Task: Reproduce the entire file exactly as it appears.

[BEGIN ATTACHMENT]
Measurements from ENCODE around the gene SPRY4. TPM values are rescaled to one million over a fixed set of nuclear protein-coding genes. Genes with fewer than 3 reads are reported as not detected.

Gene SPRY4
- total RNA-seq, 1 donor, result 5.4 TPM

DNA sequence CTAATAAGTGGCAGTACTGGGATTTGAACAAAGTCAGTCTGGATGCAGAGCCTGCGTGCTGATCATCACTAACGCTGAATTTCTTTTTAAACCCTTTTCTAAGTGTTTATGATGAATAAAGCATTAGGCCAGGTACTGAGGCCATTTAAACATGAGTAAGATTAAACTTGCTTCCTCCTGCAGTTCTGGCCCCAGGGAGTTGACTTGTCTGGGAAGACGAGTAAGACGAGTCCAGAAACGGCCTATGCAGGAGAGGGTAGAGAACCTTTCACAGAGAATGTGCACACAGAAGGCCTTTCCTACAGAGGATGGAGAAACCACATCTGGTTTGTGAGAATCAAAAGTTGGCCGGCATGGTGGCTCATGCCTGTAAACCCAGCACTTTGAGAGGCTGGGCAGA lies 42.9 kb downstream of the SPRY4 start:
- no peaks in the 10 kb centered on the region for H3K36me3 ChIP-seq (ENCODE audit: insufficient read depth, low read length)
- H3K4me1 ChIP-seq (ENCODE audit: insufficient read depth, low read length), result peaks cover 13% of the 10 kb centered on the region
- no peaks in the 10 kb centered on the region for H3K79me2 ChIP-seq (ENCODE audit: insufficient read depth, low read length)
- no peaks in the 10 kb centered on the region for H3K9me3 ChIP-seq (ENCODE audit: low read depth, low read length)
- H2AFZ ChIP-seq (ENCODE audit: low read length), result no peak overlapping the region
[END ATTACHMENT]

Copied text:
Measurements from ENCODE around the gene SPRY4. TPM values are rescaled to one million over a fixed set of nuclear protein-coding genes. Genes with fewer than 3 reads are reported as not detected.

Gene SPRY4
- total RNA-seq, 1 donor, result 5.4 TPM

DNA sequence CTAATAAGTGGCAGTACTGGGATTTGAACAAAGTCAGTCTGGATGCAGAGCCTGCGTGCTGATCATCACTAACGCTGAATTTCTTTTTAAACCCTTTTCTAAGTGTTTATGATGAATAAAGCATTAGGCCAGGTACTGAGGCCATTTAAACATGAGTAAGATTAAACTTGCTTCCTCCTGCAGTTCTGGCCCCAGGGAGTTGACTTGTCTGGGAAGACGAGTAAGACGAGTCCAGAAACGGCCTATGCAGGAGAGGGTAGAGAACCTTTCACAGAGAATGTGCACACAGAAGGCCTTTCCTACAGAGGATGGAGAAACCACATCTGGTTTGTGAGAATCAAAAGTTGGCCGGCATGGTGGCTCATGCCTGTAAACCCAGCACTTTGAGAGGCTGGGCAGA lies 42.9 kb downstream of the SPRY4 start:
- no peaks in the 10 kb centered on the region for H3K36me3 ChIP-seq (ENCODE audit: insufficient read depth, low read length)
- H3K4me1 ChIP-seq (ENCODE audit: insufficient read depth, low read length), result peaks cover 13% of the 10 kb centered on the region
- no peaks in the 10 kb centered on the region for H3K79me2 ChIP-seq (ENCODE audit: insufficient read depth, low read length)
- no peaks in the 10 kb centered on the region for H3K9me3 ChIP-seq (ENCODE audit: low read depth, low read length)
- H2AFZ ChIP-seq (ENCODE audit: low read length), result no peak overlapping the region